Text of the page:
Waste is a major concern in our society. In the past, the worry was more about wasting money or time, but the newest type of waste affecting our livelihoods is municipal solid waste. Specifically, I’m referring to plastic. It is widely known that enormous quantities of plastic are ending up in our oceans. According to an article by BBC, 6.3 billion tonnes of plastic have been thrown away since mass production began back in the 1950s. However, less than 10% of that quantity has been recycled. But instead of the overall problem of plastic in the oceans, today I want to focus on a specific type of plastic that was advertised as a solution to this problem. I’m referring to compostable plastic. But is it all that it cracks up to be?
While compostable plastic is a step in the right direction, the main problem is how they degrade. The majority of compostable plastics are only compostable at appropriate industrial facilities that have the correct conditions and microorganisms to degrade the material. In other words, while products may say ‘compostable’ on their label, it usually means that they cannot be naturally composted at home. This is a misleading advertisement because the companies who use products with these conditions do not make it clear to their consumers that they cannot compost it themselves like it suggests. In the BBC article, they noted an experiment that tested several plastic bags of different materials including biodegradable, compostable, oxo-biodegradable, and high-density polyethylene (conventional). The experiment subjected these bags to three environmental conditions including seawater, soil, and open air for a period of three years. The results showed that the only one that degraded in any meaningful way was the compostable one in seawater, which disintegrated in three months. However, the same bag in soil remained intact for two years. The rest of the bags lasted the full three years. So, this shows that burying some compostable bags will not help.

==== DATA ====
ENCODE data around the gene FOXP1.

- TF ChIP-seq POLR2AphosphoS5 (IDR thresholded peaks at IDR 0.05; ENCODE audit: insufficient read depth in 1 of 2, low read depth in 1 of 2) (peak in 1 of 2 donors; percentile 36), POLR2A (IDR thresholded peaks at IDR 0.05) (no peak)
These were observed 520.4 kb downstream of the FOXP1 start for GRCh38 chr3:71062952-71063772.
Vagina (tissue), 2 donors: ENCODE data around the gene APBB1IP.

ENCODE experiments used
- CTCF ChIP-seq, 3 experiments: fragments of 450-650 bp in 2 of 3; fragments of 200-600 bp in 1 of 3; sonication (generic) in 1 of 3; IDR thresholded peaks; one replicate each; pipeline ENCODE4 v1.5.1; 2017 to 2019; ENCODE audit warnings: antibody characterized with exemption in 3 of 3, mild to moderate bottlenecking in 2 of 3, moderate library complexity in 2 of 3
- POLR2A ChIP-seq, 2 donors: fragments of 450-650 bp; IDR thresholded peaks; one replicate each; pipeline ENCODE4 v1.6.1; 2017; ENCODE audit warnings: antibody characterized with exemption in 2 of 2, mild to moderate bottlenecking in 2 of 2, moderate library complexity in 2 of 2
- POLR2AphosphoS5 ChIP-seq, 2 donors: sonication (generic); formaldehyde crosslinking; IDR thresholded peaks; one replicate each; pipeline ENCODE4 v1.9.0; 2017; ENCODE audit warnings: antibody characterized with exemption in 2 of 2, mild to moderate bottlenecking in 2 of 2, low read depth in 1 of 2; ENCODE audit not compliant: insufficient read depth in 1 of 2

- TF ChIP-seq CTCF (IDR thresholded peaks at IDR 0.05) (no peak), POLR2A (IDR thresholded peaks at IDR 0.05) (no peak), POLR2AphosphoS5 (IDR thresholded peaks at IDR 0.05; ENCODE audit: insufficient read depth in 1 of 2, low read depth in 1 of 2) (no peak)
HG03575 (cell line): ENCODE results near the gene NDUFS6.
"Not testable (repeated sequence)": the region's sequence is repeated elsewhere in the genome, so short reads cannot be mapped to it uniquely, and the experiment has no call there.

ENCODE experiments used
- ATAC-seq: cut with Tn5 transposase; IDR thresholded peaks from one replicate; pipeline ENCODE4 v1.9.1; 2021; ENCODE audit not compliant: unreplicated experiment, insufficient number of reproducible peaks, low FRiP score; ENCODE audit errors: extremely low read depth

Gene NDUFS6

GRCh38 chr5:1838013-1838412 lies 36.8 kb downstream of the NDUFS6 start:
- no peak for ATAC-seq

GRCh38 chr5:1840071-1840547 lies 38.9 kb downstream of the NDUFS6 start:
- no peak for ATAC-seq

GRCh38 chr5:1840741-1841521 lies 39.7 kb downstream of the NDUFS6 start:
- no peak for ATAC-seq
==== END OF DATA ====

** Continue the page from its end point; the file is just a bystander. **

The point of this post is to bring awareness on why it’s so important to be critical of what you read or see advertised to you. We need to constantly be challenging claims to ensure proper testing is completed and the claims are accurate. Without actual laws that force companies to adhere to plastic manufacturing regulations, companies will continue to find loopholes and ‘greenwash’ the packaging. Greenwashing refers to when a company implements hollow environmental policies that are misleading or ineffective in what they promise all for the purpose of satisfying their corporate social responsibility to the environment. Greenwashing is a major problem in the corporate world, which is why to ensure real change is enacted, we must hold these companies accountable.